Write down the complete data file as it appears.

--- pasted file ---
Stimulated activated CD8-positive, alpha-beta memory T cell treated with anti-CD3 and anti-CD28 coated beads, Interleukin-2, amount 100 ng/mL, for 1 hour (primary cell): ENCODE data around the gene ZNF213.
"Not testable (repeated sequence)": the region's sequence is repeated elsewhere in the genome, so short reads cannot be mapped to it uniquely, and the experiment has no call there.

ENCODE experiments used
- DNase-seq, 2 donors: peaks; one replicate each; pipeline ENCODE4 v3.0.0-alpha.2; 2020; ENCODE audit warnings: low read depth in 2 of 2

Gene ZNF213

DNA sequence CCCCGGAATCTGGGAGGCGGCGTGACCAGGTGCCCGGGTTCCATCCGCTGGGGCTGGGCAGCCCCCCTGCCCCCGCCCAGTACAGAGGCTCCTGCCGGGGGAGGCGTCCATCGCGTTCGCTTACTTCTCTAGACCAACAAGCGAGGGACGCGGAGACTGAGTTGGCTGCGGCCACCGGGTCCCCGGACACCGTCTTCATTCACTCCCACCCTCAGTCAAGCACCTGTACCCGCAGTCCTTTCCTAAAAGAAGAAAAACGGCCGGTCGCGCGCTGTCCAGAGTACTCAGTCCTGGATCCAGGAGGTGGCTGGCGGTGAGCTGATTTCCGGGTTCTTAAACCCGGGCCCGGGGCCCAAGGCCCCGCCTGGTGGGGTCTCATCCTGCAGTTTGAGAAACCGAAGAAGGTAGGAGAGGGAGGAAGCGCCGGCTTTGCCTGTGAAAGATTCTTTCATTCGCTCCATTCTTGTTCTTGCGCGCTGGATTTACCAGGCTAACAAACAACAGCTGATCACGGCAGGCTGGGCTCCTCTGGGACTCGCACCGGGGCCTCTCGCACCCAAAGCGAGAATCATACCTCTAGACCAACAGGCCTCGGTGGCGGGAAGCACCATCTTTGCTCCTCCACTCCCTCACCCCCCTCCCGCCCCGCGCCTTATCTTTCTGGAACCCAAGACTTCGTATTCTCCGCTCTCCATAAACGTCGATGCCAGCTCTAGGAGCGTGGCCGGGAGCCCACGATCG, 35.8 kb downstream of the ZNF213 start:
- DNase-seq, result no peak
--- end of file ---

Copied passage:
Stimulated activated CD8-positive, alpha-beta memory T cell treated with anti-CD3 and anti-CD28 coated beads, Interleukin-2, amount 100 ng/mL, for 1 hour (primary cell): ENCODE data around the gene ZNF213.
"Not testable (repeated sequence)": the region's sequence is repeated elsewhere in the genome, so short reads cannot be mapped to it uniquely, and the experiment has no call there.

ENCODE experiments used
- DNase-seq, 2 donors: peaks; one replicate each; pipeline ENCODE4 v3.0.0-alpha.2; 2020; ENCODE audit warnings: low read depth in 2 of 2

Gene ZNF213

DNA sequence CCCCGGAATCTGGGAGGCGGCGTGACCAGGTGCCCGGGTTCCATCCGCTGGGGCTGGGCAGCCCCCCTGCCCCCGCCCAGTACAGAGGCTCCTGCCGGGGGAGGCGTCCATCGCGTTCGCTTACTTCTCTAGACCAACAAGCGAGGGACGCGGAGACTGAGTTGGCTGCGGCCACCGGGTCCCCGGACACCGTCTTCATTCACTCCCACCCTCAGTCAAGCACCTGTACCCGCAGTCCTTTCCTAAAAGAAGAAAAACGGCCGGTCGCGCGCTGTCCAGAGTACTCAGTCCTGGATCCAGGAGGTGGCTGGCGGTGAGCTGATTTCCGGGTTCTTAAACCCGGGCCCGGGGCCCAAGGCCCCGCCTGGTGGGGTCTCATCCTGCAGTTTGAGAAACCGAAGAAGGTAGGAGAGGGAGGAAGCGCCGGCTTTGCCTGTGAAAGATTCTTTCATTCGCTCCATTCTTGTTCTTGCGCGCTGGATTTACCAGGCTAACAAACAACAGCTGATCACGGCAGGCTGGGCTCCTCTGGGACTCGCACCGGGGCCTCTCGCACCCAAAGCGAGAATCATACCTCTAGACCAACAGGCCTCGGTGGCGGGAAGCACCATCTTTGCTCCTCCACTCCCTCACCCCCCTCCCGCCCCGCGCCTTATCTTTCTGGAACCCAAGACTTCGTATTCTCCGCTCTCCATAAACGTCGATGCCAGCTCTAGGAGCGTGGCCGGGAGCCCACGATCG, 35.8 kb downstream of the ZNF213 start:
- DNase-seq, result no peak